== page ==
Illuminating Le Corbusier: The Sky-lit Corridors of the Student Hostel, Chandigarh

Biltrax Media Jun 10, 2023 0

The Chandigarh Group of Colleges’ Student Hostel, a hostel project by Aman Aggarwal, Principal Architect of Charged Voids, pays homage to the iconic modernist legacy of Le Corbusier while infusing fresh and innovative design elements. Instead of enclosing the hostel, the design liberates the space by eliminating boundary walls and embracing shaded recreational areas. With a thoughtfully planned layout, connected volumes, and an abundance of natural light, the design embraces Corbusier’s architectural principles while introducing new elements, offering students a transformative living experience within a budget-conscious design.

We developed the Hostel in line with our design philosophy at Charged Voids, working with simple geometrical forms to generate the best user experience. The idea was to design a simple triangular plan that could be extrapolated to incorporate an atrium with skylights that ensure abundant daylight.

Reshaping the Campus Boundaries

The student hostel for the Chandigarh Group of Colleges, located within a twenty-five-acre campus in Landran, a semi-urban area close to Mohali, Punjab, draws from Le Corbusier’s modernist legacy. The 10-storey building occupies the campus’ bus yard in place of the initially proposed greenfield site. A simple triangular plan makes the most of the oddly shaped site while playing with levels to create multiple interactive volumes.

Embracing Le Corbusier’s Courtyard Centric Design

One of the primary ideas was to step away from the enclosed vocabulary of the existing campus buildings by freeing the new building of boundary walls, in an attempt to create shaded recreational spaces. This idea manifests in the form of a triple-height, sunken public court situated at the core of the hostel’s basement, which can be accessed by a wide flight of steps leading down from the approach road. The court shapes a central atrium intersected by bridges at multiple levels and terminating in large skylights. The lower floors, including the sunken court, are open to public access during the day, and to the hostel occupants after closing hours. TV rooms with individual sunken courts, a gym, a multipurpose hall, and other ancillary facilities are arranged around the main courtyard.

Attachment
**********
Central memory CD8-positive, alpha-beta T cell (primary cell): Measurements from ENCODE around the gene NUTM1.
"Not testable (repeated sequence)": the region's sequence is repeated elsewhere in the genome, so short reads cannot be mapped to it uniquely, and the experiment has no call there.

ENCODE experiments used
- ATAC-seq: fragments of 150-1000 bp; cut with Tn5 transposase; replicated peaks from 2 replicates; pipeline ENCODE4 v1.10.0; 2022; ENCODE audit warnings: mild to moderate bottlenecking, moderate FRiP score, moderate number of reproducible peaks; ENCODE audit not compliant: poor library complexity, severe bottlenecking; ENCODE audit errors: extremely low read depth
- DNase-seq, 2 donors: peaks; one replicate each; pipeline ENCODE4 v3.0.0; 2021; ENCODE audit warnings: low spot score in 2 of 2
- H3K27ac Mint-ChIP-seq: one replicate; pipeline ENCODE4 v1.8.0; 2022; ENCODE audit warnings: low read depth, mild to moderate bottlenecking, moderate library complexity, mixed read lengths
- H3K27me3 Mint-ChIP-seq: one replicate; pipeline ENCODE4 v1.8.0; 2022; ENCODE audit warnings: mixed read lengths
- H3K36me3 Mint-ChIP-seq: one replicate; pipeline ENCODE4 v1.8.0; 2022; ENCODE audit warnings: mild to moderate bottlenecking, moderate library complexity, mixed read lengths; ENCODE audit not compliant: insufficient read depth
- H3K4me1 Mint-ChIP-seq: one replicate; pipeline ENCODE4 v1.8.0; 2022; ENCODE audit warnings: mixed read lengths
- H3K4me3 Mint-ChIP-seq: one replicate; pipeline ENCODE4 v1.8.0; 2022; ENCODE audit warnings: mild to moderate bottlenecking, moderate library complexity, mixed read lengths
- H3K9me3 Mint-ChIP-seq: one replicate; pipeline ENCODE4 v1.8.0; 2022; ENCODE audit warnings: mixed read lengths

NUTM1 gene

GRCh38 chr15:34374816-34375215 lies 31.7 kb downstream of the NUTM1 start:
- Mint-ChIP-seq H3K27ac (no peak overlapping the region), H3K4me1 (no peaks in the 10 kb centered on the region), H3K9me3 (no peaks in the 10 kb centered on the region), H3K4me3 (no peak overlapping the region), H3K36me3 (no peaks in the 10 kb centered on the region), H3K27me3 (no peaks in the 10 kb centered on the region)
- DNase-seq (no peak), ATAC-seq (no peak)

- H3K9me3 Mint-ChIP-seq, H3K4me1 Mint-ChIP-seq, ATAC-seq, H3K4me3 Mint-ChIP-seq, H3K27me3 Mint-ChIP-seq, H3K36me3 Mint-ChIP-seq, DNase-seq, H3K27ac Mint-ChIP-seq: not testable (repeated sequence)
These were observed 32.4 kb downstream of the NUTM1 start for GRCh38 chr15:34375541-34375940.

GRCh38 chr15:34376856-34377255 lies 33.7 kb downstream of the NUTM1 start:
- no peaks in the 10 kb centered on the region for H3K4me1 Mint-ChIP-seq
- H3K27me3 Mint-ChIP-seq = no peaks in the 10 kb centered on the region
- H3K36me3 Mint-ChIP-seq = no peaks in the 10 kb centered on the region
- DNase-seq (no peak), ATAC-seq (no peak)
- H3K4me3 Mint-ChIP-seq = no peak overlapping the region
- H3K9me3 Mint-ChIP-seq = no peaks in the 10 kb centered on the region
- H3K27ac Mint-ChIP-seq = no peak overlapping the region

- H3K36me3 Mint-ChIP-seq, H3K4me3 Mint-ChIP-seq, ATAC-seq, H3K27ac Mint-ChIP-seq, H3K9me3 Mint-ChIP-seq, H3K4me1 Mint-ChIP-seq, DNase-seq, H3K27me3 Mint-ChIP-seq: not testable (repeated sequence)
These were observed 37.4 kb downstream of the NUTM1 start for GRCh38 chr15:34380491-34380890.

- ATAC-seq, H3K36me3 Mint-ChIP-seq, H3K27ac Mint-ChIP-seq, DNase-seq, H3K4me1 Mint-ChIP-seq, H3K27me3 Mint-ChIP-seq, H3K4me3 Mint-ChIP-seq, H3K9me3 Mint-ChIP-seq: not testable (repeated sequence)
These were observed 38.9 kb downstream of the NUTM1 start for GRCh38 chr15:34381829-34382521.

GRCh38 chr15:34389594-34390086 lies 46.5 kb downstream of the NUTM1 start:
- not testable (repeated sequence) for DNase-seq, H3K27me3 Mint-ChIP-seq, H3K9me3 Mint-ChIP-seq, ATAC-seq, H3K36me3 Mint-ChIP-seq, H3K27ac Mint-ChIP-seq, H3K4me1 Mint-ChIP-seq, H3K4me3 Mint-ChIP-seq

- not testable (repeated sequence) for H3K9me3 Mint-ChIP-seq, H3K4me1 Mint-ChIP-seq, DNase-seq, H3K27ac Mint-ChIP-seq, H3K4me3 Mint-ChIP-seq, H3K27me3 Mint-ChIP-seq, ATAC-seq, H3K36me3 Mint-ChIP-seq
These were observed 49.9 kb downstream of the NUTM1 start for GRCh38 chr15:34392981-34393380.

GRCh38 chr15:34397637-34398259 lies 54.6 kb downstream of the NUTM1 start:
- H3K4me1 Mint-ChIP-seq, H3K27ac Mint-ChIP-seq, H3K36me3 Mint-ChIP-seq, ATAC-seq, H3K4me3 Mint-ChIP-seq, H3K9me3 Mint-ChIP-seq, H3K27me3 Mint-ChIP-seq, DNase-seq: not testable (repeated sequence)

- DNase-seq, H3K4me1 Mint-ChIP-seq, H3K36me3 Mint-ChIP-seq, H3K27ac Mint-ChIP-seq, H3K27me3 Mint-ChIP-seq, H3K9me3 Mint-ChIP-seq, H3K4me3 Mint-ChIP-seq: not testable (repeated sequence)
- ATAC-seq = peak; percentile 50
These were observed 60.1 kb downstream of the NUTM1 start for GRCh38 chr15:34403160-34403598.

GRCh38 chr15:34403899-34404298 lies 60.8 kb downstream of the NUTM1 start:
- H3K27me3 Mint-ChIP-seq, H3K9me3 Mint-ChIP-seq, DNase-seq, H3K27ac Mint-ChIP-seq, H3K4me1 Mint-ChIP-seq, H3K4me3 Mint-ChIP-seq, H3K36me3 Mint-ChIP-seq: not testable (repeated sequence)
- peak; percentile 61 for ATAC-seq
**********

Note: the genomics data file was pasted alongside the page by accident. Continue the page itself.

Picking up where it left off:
With this hostel, we also addressed the absence of unenclosed recreational spaces on campus. We freed the building of boundary walls and created a sunken public court with shaded zones of recreation that are accessible to everyone in the college.

Balconies Enhancing Student Accommodation

The ground level houses the reception, the dining area and an adjoining kitchen, while a reading room, administration spaces and the warden’s room make up the first floor. The sky-lit atrium is flanked by student accommodation spaces on the floors above, with the bridges creating spill-over spaces as well as ensuring seamless circulation between corridors. A covered balcony is attached to each room, with a grey grit finish over the building envelope to ensure that the built fabric sits in harmony with the other buildings on the campus.

Interconnected and Illuminated Volumes

The floor plans are simple, but the resulting volumes are lent a dynamic character through the interconnected levels and naturally and abundantly lit interior spaces. Corbusier’s architecture influences the overall pared-down material palette and colour choices of the hostel building; Kota stone flooring, grey grit finished exteriors and plain white surfaces punctuated by primary colours are intended to create a sense of discovery and joy. Dappled daylight admitted through the skylights into the interiors is a key factor in determining the sensorial experience of the hostel, lending it a palpably spiritual identity. A space led by its experience as much as it is by budget restraints, the design of the CGC Student Hostel is an exercise in frugality with the aim of enhancing the quality of students’ living spaces.

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Charged Voids


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Photo Credits – Javier Callejas Sevilla

Note: The text description is provided by the architecture/interior design firm.

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Disclaimer: The information contained herein has been compiled or arrived at, based upon information obtained in good faith from sources believed to be reliable. All such information and opinions can be subject to change. The image featured in this article is for representation purposes only and does not in any way represent the project. If you wish the article to be removed or edited, please email


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